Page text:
We're here to make the Portland area a better place to live by providing transit service that is safe, dependable and easy to use. To this end, our goals in Fiscal Year 2013 are: 1. Continue focusing on rider needs, 2. Enhance financial stability, and 3. Build partnerships for growth.
What is the TIP? TriMet's Transit Investment Priorities (TIP) program is our roadmap for investments in bus and rail service, capital projects and customer information, as well as financial stability and partnerships over the next five years. We develop the TIP with input from our jurisdictional and community partners, riders and the general public. The TIP addresses short-term issues as well as our region's long-term transportation and livability goals.
How is it used? The TIP helps local governments leverage our investments in transit service with their own investments in infrastructure (such as sidewalks and safe street crossings), and supports their visions for development. It is the basis for TriMet and its partners to improve transit service and access to that service.
Priorities for Fiscal Year 2013 (July 2012–June 2013)
In recent years, TriMet has experienced extreme budget pressures that have affected service, fares and planned investments. Below are highlights from our plan for the current fiscal year covering July 2012–June 2013.
1. Continue focusing on rider needs
Create a culture of safety by implementing a Safety Management System.
Safety is the focus for all of our operational, planning and strategic decisions. Rather than think of it as a single priority, we are creating a "culture of safety" in all TriMet employees and all TriMet efforts.
We are building on our existing safety-oriented work program to implement a “Safety Management System.” This means using an integrated and sustainable approach to safety that is proactive and, ultimately, predictive. It requires self-examination and promotes continuous safety improvements by using specific methods for predicting hazards, gathering feedback from employees and collecting meaningful data. The information will be analyzed and assessed to control the safety risks. Such a system will allow TriMet to determine the need for further actions by sharing knowledge and information. Ultimately, it will lead to the culture of safety we envision.
Prioritize restoration of 15-minute or better service on Frequent Service Bus and MAX lines.
Because they benefit the most riders, Frequent Service bus lines and MAX will be our priority when funding is available to restore service. Resources will first be put toward improving reliability and overcrowding on these lines. We will make specific decisions about the balance of service restoration with public input through our annual service plans, and we will provide specific proposals for how to do this through our TIP and budget processes. TriMet is struggling to achieve financial stability (see section 2 below), so it may still be many years before funding is available to fully restore Frequent Service on bus and MAX lines.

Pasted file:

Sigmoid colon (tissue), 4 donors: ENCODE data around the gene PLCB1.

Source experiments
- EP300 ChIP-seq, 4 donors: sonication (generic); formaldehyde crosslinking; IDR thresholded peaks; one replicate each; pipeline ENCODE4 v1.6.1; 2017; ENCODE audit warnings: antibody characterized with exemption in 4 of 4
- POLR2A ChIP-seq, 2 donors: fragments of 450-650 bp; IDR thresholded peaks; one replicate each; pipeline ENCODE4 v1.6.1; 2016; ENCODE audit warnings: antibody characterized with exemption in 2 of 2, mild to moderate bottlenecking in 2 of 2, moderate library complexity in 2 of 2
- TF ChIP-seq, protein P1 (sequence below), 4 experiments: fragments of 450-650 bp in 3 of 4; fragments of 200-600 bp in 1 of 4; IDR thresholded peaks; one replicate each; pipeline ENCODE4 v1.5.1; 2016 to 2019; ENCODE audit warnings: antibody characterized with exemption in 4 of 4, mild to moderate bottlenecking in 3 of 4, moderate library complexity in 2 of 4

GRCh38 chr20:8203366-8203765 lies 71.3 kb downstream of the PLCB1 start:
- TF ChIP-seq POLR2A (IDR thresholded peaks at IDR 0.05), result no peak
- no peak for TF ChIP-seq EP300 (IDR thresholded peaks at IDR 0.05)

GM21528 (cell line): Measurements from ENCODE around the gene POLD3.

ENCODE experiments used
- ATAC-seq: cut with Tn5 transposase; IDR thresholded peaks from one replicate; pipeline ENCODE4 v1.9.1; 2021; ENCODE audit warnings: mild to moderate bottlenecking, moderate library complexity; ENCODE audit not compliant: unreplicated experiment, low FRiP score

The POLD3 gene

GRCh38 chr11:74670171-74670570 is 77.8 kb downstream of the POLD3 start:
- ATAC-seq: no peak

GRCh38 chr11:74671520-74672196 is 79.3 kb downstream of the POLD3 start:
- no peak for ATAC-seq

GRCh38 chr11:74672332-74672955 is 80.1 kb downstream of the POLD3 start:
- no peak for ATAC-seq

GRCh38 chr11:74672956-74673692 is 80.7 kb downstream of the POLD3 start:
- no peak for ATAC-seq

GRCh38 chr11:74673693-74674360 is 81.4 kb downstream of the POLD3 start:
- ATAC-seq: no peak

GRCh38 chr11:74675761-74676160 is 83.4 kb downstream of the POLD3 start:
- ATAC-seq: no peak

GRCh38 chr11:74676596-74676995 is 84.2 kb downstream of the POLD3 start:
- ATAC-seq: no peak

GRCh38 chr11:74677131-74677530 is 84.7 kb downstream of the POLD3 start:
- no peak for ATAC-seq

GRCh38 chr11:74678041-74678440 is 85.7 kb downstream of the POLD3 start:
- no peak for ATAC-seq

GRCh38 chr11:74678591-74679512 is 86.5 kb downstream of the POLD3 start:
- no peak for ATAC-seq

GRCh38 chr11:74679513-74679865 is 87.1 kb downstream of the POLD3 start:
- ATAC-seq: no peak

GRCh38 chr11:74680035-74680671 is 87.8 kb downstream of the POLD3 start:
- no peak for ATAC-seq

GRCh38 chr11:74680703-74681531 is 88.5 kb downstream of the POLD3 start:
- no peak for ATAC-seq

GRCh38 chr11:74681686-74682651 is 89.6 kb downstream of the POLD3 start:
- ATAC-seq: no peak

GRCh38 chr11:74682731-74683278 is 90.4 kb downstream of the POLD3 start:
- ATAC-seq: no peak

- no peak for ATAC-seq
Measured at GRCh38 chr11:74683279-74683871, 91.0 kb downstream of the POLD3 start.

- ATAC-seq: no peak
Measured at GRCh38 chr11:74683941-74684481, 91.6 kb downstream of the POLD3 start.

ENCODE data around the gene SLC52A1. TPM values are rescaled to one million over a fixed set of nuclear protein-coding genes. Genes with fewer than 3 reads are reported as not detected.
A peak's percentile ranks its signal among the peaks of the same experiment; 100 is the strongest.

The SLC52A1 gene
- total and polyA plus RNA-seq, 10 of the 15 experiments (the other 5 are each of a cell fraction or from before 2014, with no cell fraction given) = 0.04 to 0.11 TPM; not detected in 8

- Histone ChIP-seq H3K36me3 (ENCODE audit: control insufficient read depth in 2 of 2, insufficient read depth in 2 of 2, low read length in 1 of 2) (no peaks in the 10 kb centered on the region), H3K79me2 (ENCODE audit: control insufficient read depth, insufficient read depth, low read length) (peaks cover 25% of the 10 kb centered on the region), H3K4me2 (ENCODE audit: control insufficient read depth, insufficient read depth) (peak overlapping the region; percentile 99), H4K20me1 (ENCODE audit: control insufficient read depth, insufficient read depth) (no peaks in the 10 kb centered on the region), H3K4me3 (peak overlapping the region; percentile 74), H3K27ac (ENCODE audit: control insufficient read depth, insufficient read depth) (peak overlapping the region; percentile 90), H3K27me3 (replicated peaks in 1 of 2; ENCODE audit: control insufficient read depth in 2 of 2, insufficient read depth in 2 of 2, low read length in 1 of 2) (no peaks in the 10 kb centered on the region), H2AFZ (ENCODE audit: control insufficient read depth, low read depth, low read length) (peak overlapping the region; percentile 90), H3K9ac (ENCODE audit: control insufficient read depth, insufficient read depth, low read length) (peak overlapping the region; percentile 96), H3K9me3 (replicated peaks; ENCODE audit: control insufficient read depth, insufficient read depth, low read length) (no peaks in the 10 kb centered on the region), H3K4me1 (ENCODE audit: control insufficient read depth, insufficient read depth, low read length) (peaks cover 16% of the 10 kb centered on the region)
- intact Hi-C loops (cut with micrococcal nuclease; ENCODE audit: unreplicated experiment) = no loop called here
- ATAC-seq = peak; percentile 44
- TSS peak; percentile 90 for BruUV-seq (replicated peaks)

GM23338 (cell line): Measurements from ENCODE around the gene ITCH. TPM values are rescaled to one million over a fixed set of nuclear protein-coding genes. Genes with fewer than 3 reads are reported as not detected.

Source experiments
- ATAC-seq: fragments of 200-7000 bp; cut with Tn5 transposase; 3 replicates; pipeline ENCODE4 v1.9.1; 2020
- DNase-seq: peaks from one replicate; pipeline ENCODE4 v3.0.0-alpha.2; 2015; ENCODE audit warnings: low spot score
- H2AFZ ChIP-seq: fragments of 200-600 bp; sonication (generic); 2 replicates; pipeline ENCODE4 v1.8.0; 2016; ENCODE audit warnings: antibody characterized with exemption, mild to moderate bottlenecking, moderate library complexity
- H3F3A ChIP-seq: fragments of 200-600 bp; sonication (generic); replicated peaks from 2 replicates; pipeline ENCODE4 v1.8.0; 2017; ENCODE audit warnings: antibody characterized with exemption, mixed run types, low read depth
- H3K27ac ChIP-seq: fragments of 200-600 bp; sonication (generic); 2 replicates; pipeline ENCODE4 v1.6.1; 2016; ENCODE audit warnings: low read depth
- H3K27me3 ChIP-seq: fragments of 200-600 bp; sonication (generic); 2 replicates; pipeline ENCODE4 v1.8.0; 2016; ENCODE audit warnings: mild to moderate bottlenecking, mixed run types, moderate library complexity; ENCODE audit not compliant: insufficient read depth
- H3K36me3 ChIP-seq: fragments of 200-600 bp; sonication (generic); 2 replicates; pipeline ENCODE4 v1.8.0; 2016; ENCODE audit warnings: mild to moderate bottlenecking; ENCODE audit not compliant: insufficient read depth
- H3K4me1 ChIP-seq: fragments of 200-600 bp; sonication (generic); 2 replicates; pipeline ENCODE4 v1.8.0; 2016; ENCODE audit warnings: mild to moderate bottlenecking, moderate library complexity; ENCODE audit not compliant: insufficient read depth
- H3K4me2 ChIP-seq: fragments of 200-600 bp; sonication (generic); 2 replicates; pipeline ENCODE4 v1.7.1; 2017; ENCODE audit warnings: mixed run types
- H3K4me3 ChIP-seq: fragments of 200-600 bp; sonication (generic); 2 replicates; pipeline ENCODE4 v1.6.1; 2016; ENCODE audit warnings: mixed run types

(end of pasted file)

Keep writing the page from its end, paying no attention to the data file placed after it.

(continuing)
Expand service to relieve peak-hour crowding.
TriMet is always looking for ways to increase capacity and cost-effectiveness of existing bus and rail service. As such, we are improving service efficiency and rider comfort by making small adjustments to schedules and routes. This includes eliminating low-performing trips on some bus lines, as well as adding trips to relieve overcrowding during rush hours and improve on-time performance.
Continue efficient, safe and timely construction on Portland-Milwaukie Light Rail.
Construction on the 7.3-mile Portland Milwaukie Light Rail Project began on the new Willamette River Bridge in July 2011. The new MAX line will connect Downtown Portland and Portland State University through South Waterfront to Southeast Portland, Milwaukie and North Clackamas County. The project is expected to create up to 14,500 jobs and generate up to $573 million in income through its opening in 2015. Our emphasis will be on sound management to complete the project on time and on budget.
Expand bus service to enhance local community connections.
Due to extreme budget pressures, we have had to cut transit service over the past four years. For FY2013, service cuts were modest and emphasized reorganization of lines for greater efficiency. We are also reconfiguring service in a number of places to make our bus lines more efficient. For example, in Washington County, we reassembled parts of bus lines to create a new route from Hillsboro to Sunset Transit Center on Cornell Road. As part of our Service Enhancement Plans, we will identify priorities for service reallocation and expansion to improve local connections. As of fall 2012, we are working with stakeholders on the Westside. We will focus on the Eastside and Southwest in 2013-14.
Maximize efficiency and comfort of current service by simplifying and streamlining the fare system.
In September 2012, we switched to a "flat fare" system (no fare zones), which made it simpler and easier for riders to get around.
Increase TriMet presence on the system through a focus on fare inspection.
We continue to strengthen our focus on fare enforcement by adding more staff dedicated to fare inspection on the system. Our FY2013 budget provides for 10 additional staff on top of the six new supervisors hired in FY2012 exclusively for enforcing fares and the TriMet Code. This is part of a recent policy shift from education (issuing warnings) to enforcement (issuing citations and exclusions, even for first-time violations).